Mimsy Were the Borogoves

Book Reviews: From political histories to bad comics, to bad comics of political histories. And the occasional rant about fiction and writing.

Mimsy Review: A Canticle for Leibowitz

Reviewed by Jerry Stratton, June 18, 2001

Sincere—that was the hell of it. From a distance, one’s adversaries seemed fiends, but with a closer view, one saw the sincerity and it was as great as one’s own. Perhaps Satan was the sincerest of the lot.

“Canticle” is unquestionably the best story of mankind’s demise since revelation itself. Miller traverses a thousand years beyond the apocalypse, the “Flame Deluge”, as seen through the eyes of a small order of monks in the southwest desert of the United States.

AuthorWalter M. Miller, Jr.
Length368 pages
Book Rating10

Miller knows his characters and his world so well that we can see the desolation. And he knows human psychology so well that this post-nuclear holocaust fiction remains fresh forty years after its first printing. This isn’t a story about mutants and guns and nuclear bombs. It is a story about men and kings and god and our inability to learn from history. It is a stern warning to always take responsibility for our own government. When we hand that responsibility over to someone else, it will eventually fall into the hands of people who want the responsibility, and that is the beginning of the end.

The embodiment of the philosophy that we should be wary of is, “pain is the only evil I know”. Or, as the Bible says, “the serpent beguiled me, and I did eat”.

Sometime in the distant past, the world was destroyed in a holocaust of fire and fallout. Only a tiny remnant of humanity survived, and they survived in such suffering that they hated anything to do with the past that caused their suffering-especially the learned and the learning that got them there. Engineers, scientists, and politicians became the targets of lynchings and pogroms. Books were burned by the millions. And then, somewhere in the American southwest, one engineer took it on himself-and the Catholic church-to preserve whatever knowledge was left to preserve. He converted to Christianity, founded a monastery in the middle of nowhere, as far from the bookburners as possible. Books were hidden in huge casks beneath the desert floor, passages memorized, and monks occasionally burned when caught with the forbidden knowledge. Slowly, ever so slowly, the bookburners die. But the monks of the Albertian Order of Leibowitz maintain their duty, forgotten by the rest of the world, sitting on a cache of knowledge that the world wanted forgotten.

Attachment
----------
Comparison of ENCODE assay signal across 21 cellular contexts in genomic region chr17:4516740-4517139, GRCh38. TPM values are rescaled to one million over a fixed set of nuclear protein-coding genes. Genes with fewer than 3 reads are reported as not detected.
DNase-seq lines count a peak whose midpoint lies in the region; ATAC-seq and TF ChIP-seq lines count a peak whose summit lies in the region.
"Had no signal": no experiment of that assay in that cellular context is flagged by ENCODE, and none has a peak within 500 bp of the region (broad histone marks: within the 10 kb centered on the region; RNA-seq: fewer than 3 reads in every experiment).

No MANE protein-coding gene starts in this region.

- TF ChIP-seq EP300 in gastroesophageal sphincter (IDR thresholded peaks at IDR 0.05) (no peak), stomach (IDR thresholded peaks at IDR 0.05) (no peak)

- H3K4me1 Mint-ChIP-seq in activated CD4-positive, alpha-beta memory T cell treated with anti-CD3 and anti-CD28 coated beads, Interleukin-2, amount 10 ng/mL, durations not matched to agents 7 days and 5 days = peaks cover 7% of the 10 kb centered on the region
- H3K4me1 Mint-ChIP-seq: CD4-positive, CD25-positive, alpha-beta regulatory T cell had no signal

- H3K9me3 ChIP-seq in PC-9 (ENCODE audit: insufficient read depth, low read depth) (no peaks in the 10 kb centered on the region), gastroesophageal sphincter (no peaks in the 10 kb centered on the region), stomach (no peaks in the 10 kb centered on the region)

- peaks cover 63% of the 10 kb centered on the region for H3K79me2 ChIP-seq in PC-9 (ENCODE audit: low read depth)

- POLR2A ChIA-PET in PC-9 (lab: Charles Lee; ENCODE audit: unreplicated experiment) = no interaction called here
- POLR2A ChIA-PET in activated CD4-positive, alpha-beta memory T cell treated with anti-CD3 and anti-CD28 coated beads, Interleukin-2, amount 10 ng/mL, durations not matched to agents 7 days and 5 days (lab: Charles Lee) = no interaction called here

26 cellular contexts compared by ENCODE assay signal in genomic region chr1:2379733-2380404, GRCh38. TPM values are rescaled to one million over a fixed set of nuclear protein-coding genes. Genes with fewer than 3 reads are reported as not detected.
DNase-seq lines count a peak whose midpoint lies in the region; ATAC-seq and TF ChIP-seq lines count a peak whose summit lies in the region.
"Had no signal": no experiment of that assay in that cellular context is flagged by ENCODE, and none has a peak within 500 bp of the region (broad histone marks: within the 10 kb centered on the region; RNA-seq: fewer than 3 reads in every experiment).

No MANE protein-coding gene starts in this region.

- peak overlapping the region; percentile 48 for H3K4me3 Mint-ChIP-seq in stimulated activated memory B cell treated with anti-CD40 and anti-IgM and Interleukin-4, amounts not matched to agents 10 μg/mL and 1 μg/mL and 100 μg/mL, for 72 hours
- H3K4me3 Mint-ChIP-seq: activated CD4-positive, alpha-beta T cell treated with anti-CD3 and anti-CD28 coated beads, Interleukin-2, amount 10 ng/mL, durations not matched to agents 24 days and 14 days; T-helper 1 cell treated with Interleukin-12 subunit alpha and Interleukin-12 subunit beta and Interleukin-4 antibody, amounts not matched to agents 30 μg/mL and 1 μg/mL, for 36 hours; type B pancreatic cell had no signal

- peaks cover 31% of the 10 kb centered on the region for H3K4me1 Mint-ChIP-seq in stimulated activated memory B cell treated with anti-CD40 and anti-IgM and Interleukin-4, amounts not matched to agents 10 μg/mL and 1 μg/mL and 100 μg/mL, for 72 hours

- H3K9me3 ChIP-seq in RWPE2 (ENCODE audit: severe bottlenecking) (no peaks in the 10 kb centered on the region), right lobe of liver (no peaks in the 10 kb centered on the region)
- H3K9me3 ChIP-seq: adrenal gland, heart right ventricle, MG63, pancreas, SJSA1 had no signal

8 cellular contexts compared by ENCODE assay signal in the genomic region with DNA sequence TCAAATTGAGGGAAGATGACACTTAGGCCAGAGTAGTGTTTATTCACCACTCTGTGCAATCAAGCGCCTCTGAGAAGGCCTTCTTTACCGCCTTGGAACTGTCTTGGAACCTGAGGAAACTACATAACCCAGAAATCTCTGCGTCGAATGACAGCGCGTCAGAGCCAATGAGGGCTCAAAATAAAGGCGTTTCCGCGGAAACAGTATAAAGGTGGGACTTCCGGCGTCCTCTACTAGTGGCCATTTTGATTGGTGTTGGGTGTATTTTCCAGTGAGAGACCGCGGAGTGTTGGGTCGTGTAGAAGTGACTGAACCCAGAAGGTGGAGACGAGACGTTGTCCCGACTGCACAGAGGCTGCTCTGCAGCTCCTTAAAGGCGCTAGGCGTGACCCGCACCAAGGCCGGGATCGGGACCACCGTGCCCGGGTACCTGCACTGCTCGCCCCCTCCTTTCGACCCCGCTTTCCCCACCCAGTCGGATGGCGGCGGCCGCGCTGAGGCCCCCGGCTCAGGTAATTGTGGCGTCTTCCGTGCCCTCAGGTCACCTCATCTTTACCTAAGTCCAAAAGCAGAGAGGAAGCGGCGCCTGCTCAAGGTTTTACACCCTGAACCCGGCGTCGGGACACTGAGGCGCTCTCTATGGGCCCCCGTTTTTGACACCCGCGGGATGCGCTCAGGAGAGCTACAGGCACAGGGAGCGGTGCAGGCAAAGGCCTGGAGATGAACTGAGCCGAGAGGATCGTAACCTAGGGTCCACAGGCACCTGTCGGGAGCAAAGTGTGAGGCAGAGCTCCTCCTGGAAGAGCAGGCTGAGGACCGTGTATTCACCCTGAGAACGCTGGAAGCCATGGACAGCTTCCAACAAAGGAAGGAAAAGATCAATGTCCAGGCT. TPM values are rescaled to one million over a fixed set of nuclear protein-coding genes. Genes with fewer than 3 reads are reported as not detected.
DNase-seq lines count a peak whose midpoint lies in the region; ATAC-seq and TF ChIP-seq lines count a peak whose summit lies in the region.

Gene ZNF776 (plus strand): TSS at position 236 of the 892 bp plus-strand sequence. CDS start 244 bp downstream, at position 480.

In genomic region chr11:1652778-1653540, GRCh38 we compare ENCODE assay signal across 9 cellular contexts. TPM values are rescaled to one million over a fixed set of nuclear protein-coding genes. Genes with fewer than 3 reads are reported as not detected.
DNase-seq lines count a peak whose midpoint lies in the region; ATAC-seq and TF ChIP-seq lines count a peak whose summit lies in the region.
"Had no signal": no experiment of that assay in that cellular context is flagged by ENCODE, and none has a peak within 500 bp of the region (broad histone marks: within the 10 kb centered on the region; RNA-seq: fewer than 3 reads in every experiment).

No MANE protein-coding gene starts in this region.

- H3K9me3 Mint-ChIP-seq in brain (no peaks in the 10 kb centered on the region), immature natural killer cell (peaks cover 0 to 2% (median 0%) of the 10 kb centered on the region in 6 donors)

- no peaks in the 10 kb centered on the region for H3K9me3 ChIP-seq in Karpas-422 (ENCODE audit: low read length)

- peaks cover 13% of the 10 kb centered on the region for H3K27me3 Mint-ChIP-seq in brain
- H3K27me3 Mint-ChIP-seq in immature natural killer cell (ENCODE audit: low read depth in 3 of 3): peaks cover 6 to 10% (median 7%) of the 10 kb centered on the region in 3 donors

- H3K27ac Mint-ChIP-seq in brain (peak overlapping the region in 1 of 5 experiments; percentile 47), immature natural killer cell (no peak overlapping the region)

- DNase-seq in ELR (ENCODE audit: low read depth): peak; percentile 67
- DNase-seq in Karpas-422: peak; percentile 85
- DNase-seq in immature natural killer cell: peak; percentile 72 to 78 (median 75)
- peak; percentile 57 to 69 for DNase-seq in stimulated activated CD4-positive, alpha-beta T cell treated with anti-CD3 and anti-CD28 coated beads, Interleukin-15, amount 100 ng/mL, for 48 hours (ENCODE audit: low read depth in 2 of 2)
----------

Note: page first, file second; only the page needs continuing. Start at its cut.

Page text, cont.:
This story covers three periods in the “history” of the world: the early days of the order, after they’ve passed the trials of fire, but when even the monks of the order don’t understand what their books mean anymore. A young novitiate discovers a strange cache of papers and books in a “fallout shelter”, and setting into play a series of events that results in a long journey to New Rome to see the Pope and take part in the beatification of St. Leibowitz.

Several hundred years later, the world is beginning to restore itself to civilization, and scientists working in the collegiums of an autocratic ruler are breaking open the bounds of scientific knowledge once again. The monks of the order look on-and try to assist-as humanity once more tries to pull itself out of the dark ages of ignorance. But does humanity want their gift, and is it even worth anything after a thousand years of burial?

Finally, the world has returned to and perhaps even surpassed the achievements of the pre-deluge. And they’ve rediscovered atomic weaponry. A crisis develops between Texarkana and the Asiatic League. Will the politicians of the world learn from the past, or are they doomed to repeat it?

What are the responsibilities of scientists who discover new knowledge, knowledge that can be used for vast destruction? Why does all humanity, even supposedly objective scientists, desire to strongly to absolve themselves of any responsibility that they will hand over control of even their own actions to people they would never trust otherwise? Can short-term compassion for individuals cause long-term harms to all humanity?

This is, in my opinion, the most brilliant science fiction story I’ve ever read. Miller delves into his themes with a depth that I don’t think I’ve seen in any story with similar themes, in or out of the science fiction world. Both sides in each debate are presented compassionately and intelligently, especially at the end when the real issues come to the head. Can euthenasia be a good thing, or does it condone-and thus encourage-the very actions that result in its need? The same question can be asked today, as we look at euthenasia for those in intense pain, while doctors refrain from prescribing effective pain relievers for fear of running afoul of the DEA. Will euthenasia merely institutionalize a system where the poor die and the rich live? No answers, but if the questions intrigue you, you’ll find “A Canticle for Leibowitz” a fascinating work.

A Canticle for Leibowitz

Walter M. Miller, Jr.

Recommendation: Purchase

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